Tuesday, October 21, 2008

Introducing the Gears Geolocation API for all laptop WiFi users

By Charles Wiles, Product Manager, Google Mobile Team

I am thrilled to announce that today we have enhanced the Gears Geolocation API so that developers can now securely locate users to within 200m accuracy in major desktop browsers in hundreds of cities around the world. Whether your users are Chrome, Internet Explorer, Safari, Firefox or (soon) Opera users, you can now automatically deliver an experience that is tailored to their current location. For example, lastminute.com's new Radar application allows users to find nearby hotels, ITN's Google Earth mash up in Firefox allows users to see nearby news stories and Rummble's social discovery site allows users to automatically set their current location for friends to see.

When we originally proposed the Gears Geolocation API our goal was to make it easy for developers to deliver location enabled web sites on mobile phones. However we realized laptop users would benefit from location enabled web sites too. Today we are adding WiFi signals to the Geolocation API so that laptop users can benefit from location enabled web sites for the first time and mobile users from the increased accuracy. And because the Geolocation API is the same for developers in both desktop and mobile browsers you can even use the same code on both platforms!

In Chrome and Android, with Gears built in, you can deliver a location enabled web site without requiring your users to install a plug-in, but in other browsers they will need to go through a simple plug-in install process. We also submitted a simplified version of the Geolocation API as a WC3 specification and the upcoming Firefox 3.1 plans to support the W3C version directly. The Gears Geolocation API is completely free to developers and users through the default Google location provider.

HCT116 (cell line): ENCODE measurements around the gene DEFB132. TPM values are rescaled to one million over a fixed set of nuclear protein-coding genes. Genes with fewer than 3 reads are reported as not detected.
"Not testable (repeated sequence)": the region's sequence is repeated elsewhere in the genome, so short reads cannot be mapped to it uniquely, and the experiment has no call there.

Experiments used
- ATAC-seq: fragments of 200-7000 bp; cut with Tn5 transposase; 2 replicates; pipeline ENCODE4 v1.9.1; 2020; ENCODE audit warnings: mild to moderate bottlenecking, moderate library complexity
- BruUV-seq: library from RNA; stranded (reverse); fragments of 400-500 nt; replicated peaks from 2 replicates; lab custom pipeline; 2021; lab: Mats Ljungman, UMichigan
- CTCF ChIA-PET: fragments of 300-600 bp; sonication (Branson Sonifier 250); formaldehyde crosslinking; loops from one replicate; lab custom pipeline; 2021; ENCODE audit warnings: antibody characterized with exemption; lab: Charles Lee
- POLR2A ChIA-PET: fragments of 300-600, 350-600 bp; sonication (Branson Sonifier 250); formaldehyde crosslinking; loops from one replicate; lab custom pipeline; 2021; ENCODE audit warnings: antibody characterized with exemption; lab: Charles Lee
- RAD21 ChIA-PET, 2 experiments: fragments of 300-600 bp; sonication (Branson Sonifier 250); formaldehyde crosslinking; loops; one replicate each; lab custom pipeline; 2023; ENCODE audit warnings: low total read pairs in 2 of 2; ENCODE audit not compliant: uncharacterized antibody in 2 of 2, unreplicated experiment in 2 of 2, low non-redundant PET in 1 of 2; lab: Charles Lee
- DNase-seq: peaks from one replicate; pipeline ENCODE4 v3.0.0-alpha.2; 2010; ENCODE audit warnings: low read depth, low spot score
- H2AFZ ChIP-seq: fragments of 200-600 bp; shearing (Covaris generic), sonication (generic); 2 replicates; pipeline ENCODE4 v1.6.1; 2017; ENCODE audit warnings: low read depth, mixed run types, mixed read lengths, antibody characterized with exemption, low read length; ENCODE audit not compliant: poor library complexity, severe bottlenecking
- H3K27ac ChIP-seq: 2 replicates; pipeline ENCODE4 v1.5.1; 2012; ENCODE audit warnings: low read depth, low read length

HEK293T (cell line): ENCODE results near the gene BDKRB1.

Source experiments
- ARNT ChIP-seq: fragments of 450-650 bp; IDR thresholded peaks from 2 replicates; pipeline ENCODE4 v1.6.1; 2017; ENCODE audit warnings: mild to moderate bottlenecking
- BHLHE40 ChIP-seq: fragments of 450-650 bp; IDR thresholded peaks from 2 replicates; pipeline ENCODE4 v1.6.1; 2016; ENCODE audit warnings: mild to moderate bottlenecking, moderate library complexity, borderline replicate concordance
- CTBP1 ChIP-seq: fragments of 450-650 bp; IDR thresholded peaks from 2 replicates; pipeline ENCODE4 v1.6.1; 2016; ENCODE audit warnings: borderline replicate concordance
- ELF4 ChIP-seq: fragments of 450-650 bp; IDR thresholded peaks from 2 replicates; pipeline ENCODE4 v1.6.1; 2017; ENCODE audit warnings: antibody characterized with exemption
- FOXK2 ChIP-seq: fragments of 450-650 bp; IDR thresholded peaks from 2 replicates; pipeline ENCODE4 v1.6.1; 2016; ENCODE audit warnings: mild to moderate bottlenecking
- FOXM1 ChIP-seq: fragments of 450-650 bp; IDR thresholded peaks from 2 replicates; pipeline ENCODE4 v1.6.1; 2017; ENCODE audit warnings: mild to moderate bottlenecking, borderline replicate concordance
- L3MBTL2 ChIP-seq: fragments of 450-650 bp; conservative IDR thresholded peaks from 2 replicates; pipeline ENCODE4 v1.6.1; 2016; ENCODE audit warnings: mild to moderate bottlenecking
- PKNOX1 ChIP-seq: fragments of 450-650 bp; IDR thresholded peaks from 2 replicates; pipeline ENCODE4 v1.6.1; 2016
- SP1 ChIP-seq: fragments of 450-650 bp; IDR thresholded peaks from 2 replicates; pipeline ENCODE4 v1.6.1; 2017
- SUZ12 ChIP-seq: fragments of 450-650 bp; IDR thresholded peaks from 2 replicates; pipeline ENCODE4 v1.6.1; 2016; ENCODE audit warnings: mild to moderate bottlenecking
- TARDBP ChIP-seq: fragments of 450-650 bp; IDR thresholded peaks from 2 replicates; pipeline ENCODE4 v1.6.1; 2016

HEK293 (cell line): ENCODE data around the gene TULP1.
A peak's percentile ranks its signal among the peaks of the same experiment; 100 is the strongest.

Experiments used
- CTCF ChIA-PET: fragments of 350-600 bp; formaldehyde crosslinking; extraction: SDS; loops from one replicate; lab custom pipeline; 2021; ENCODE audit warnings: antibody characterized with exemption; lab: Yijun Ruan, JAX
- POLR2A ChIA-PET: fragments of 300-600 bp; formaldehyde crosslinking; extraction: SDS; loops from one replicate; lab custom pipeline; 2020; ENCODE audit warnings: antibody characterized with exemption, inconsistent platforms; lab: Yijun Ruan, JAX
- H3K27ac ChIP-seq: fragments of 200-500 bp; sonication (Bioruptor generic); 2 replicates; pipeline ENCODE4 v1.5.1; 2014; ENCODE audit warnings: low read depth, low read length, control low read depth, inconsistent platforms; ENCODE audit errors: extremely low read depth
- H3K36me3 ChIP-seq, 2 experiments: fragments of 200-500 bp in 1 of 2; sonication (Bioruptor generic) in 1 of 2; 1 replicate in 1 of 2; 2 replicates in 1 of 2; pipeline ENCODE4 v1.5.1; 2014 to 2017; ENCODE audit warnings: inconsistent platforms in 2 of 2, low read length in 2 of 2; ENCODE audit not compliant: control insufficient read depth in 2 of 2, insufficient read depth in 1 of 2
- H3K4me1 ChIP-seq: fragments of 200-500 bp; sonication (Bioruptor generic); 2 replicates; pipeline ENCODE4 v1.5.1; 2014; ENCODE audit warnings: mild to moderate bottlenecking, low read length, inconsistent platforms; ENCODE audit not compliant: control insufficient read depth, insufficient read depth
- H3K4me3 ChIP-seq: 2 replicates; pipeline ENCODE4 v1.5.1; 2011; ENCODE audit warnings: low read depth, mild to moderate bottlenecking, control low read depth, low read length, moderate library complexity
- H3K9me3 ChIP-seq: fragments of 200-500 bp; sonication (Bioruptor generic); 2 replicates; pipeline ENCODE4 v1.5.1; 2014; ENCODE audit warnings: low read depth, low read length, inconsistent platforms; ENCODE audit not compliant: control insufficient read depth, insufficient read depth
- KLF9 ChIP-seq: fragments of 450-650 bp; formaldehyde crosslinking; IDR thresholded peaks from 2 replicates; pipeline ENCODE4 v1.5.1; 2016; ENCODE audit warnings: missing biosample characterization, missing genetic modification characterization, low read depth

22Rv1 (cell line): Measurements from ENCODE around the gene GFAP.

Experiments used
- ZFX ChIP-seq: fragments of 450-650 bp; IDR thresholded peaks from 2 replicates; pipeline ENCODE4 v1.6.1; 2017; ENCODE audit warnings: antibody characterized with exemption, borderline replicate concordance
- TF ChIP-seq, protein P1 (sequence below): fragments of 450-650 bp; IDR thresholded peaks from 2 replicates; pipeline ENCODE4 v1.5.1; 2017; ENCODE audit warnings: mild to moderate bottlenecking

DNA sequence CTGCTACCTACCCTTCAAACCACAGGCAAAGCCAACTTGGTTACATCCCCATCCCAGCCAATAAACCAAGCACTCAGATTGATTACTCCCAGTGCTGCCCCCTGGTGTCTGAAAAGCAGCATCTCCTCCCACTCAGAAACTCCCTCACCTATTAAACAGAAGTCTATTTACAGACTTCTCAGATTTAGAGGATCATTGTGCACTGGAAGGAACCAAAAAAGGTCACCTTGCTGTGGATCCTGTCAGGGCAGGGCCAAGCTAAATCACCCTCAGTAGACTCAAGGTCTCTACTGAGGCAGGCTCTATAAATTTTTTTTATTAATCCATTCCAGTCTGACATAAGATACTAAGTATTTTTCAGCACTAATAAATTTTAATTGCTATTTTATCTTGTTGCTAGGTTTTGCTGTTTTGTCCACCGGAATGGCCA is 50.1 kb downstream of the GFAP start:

To protect user privacy, the Gears Geolocation API server does not record user location. However, third party sites may do so, and we recommend that users only allow web sites they trust to access their location. Gears will always tell a user when your site wants to access their location for the first time and the user can either allow or deny your site permission. We recommend users check the privacy policy of your web site if they are in doubt as to how your site may use location information.


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  2. It's amazing that the service can find your location by at most 200m error. However, the sample on Google Gears website was not able to find my place accurately. Is there something I am missing? How exactly does the API use this Wi-fi spotting technology?

  3. The Gears Geolocation API has far, far worse data than Geode (that uses Skyhook); it can't locate me right now better than somewhere within a 24 km circle, whereas Geode literally has me down to the right building.

    Any thoughts on how Gears Geolocation is going to improve its data?

  4. It would be interesting if somebody ran a side by side test of Geode/Skyhook and Google Gears. Maybe go around town and do 15-20 look-ups to see how they compare?

    Hmmm. Looks like I have something to do this weekend...

  5. Yep, now at a different location -- my home, with seven wifi access points visible to me, I'm being geolocated by Gears at a location over 25 miles away from my *actual* location. I hate to say it, but this Gears geolocation info is uniformly not useful in its current incarnation.

  6. Skyhook seems to be 100% better than Gears. I couldn't look up _any_ of ~30 BSSIDs with Gears, but _all_ with Skyhook.

  7. Its putting me on a bridge across the harbour from my house, whereas skyhook on loki is putting me in the neighbours house.

  8. Does Google plan to release a REST API to query their CellID and SSID database ?

    SSID and CellID would be two useful query parameters for Google Maps, though.

  9. I love Google API!
    I know a very good site tha uses this. Its a real estate search engine called Imobilien.

  10. Google has hopped on the WiFi positioning bandwagon by adding support for an undisclosed database of WiFi network locations to its Gears Geolocation API.Google said on its Code Blog that the service for laptops "securely locate[s] users to within 200m accuracy"and Google's Mobile Blog said the improvement is immediately available for BlackBerry users who download an updated Google Maps for Mobile application.It will soon be rolled out to other platforms,including the Google-backed Android.The new update to Google Gears will now work with Location Based Services.

  11. I've checked two positions today. One had an accuracy of less than 100m, the other one about 1km. The accuracy error for the second location is caused by my own wifi router...it's been at my previous house during data survey. However, the guessed location been less than 20m from the former position of the wifi router.

    I'm thinking of using the API for one of my sites.

  12. Congratulations on enhancing the Gears Geolocation API! An interesting post! Thanks for sharing this!